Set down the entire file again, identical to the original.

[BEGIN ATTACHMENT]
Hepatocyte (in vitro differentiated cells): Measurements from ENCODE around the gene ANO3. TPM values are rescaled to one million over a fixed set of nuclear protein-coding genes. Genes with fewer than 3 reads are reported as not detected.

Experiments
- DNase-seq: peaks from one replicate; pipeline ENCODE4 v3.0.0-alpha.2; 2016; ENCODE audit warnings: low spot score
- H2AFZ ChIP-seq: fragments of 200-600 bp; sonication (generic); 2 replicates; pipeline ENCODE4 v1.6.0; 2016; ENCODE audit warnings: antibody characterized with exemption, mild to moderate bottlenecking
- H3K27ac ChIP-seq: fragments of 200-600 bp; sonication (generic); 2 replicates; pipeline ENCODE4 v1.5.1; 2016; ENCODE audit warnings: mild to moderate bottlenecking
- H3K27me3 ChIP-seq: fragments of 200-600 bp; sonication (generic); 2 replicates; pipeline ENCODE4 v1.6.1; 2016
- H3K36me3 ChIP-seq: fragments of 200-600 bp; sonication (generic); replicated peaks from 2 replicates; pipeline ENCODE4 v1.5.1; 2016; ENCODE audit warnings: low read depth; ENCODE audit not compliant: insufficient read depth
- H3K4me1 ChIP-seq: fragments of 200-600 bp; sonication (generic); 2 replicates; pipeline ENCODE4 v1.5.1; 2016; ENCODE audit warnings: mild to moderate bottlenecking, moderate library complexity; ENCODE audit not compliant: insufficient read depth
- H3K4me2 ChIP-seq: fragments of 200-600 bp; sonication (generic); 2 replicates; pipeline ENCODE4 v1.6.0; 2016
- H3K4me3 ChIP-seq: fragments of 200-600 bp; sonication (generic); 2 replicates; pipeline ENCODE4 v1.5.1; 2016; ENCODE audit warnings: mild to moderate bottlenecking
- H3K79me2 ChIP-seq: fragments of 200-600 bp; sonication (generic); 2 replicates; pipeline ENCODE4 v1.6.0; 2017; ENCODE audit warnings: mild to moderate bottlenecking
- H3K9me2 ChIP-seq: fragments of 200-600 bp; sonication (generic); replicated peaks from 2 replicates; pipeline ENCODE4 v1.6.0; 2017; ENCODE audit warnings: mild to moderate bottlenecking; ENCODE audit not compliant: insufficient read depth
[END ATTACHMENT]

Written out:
Hepatocyte (in vitro differentiated cells): Measurements from ENCODE around the gene ANO3. TPM values are rescaled to one million over a fixed set of nuclear protein-coding genes. Genes with fewer than 3 reads are reported as not detected.

Experiments
- DNase-seq: peaks from one replicate; pipeline ENCODE4 v3.0.0-alpha.2; 2016; ENCODE audit warnings: low spot score
- H2AFZ ChIP-seq: fragments of 200-600 bp; sonication (generic); 2 replicates; pipeline ENCODE4 v1.6.0; 2016; ENCODE audit warnings: antibody characterized with exemption, mild to moderate bottlenecking
- H3K27ac ChIP-seq: fragments of 200-600 bp; sonication (generic); 2 replicates; pipeline ENCODE4 v1.5.1; 2016; ENCODE audit warnings: mild to moderate bottlenecking
- H3K27me3 ChIP-seq: fragments of 200-600 bp; sonication (generic); 2 replicates; pipeline ENCODE4 v1.6.1; 2016
- H3K36me3 ChIP-seq: fragments of 200-600 bp; sonication (generic); replicated peaks from 2 replicates; pipeline ENCODE4 v1.5.1; 2016; ENCODE audit warnings: low read depth; ENCODE audit not compliant: insufficient read depth
- H3K4me1 ChIP-seq: fragments of 200-600 bp; sonication (generic); 2 replicates; pipeline ENCODE4 v1.5.1; 2016; ENCODE audit warnings: mild to moderate bottlenecking, moderate library complexity; ENCODE audit not compliant: insufficient read depth
- H3K4me2 ChIP-seq: fragments of 200-600 bp; sonication (generic); 2 replicates; pipeline ENCODE4 v1.6.0; 2016
- H3K4me3 ChIP-seq: fragments of 200-600 bp; sonication (generic); 2 replicates; pipeline ENCODE4 v1.5.1; 2016; ENCODE audit warnings: mild to moderate bottlenecking
- H3K79me2 ChIP-seq: fragments of 200-600 bp; sonication (generic); 2 replicates; pipeline ENCODE4 v1.6.0; 2017; ENCODE audit warnings: mild to moderate bottlenecking
- H3K9me2 ChIP-seq: fragments of 200-600 bp; sonication (generic); replicated peaks from 2 replicates; pipeline ENCODE4 v1.6.0; 2017; ENCODE audit warnings: mild to moderate bottlenecking; ENCODE audit not compliant: insufficient read depth